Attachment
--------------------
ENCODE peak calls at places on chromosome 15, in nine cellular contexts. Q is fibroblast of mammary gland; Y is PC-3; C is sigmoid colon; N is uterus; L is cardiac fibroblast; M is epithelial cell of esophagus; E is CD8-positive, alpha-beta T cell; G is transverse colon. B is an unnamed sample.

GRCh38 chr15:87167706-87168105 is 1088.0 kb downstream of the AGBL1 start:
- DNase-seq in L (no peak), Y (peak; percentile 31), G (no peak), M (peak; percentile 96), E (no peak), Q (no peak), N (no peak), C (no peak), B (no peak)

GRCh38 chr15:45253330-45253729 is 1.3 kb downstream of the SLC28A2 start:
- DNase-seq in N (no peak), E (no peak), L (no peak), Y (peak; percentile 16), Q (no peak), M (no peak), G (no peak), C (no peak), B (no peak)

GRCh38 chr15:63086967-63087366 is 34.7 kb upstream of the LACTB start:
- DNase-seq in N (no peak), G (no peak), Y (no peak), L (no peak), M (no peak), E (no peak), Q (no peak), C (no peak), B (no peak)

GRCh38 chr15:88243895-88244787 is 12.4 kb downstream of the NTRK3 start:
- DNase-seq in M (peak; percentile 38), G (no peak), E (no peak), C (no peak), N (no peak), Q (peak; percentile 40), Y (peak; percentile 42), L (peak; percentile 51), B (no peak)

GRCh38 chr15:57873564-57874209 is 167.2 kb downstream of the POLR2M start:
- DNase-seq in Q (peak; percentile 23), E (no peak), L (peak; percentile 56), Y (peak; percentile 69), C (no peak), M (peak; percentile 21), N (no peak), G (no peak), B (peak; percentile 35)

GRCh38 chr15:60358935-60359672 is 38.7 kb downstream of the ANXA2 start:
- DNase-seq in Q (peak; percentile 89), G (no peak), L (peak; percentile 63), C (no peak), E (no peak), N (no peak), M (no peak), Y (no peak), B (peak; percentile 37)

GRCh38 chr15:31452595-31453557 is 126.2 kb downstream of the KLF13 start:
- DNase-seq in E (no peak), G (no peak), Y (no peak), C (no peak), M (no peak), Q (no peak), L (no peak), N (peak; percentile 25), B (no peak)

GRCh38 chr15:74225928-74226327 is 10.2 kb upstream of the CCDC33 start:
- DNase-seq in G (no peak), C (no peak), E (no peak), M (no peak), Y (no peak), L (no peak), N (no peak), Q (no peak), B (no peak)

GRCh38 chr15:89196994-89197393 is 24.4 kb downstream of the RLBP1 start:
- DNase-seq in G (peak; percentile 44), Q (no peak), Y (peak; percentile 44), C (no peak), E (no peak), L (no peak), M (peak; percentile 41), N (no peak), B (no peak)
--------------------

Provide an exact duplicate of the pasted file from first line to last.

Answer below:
ENCODE peak calls at places on chromosome 15, in nine cellular contexts. Q is fibroblast of mammary gland; Y is PC-3; C is sigmoid colon; N is uterus; L is cardiac fibroblast; M is epithelial cell of esophagus; E is CD8-positive, alpha-beta T cell; G is transverse colon. B is an unnamed sample.

GRCh38 chr15:87167706-87168105 is 1088.0 kb downstream of the AGBL1 start:
- DNase-seq in L (no peak), Y (peak; percentile 31), G (no peak), M (peak; percentile 96), E (no peak), Q (no peak), N (no peak), C (no peak), B (no peak)

GRCh38 chr15:45253330-45253729 is 1.3 kb downstream of the SLC28A2 start:
- DNase-seq in N (no peak), E (no peak), L (no peak), Y (peak; percentile 16), Q (no peak), M (no peak), G (no peak), C (no peak), B (no peak)

GRCh38 chr15:63086967-63087366 is 34.7 kb upstream of the LACTB start:
- DNase-seq in N (no peak), G (no peak), Y (no peak), L (no peak), M (no peak), E (no peak), Q (no peak), C (no peak), B (no peak)

GRCh38 chr15:88243895-88244787 is 12.4 kb downstream of the NTRK3 start:
- DNase-seq in M (peak; percentile 38), G (no peak), E (no peak), C (no peak), N (no peak), Q (peak; percentile 40), Y (peak; percentile 42), L (peak; percentile 51), B (no peak)

GRCh38 chr15:57873564-57874209 is 167.2 kb downstream of the POLR2M start:
- DNase-seq in Q (peak; percentile 23), E (no peak), L (peak; percentile 56), Y (peak; percentile 69), C (no peak), M (peak; percentile 21), N (no peak), G (no peak), B (peak; percentile 35)

GRCh38 chr15:60358935-60359672 is 38.7 kb downstream of the ANXA2 start:
- DNase-seq in Q (peak; percentile 89), G (no peak), L (peak; percentile 63), C (no peak), E (no peak), N (no peak), M (no peak), Y (no peak), B (peak; percentile 37)

GRCh38 chr15:31452595-31453557 is 126.2 kb downstream of the KLF13 start:
- DNase-seq in E (no peak), G (no peak), Y (no peak), C (no peak), M (no peak), Q (no peak), L (no peak), N (peak; percentile 25), B (no peak)

GRCh38 chr15:74225928-74226327 is 10.2 kb upstream of the CCDC33 start:
- DNase-seq in G (no peak), C (no peak), E (no peak), M (no peak), Y (no peak), L (no peak), N (no peak), Q (no peak), B (no peak)

GRCh38 chr15:89196994-89197393 is 24.4 kb downstream of the RLBP1 start:
- DNase-seq in G (peak; percentile 44), Q (no peak), Y (peak; percentile 44), C (no peak), E (no peak), L (no peak), M (peak; percentile 41), N (no peak), B (no peak)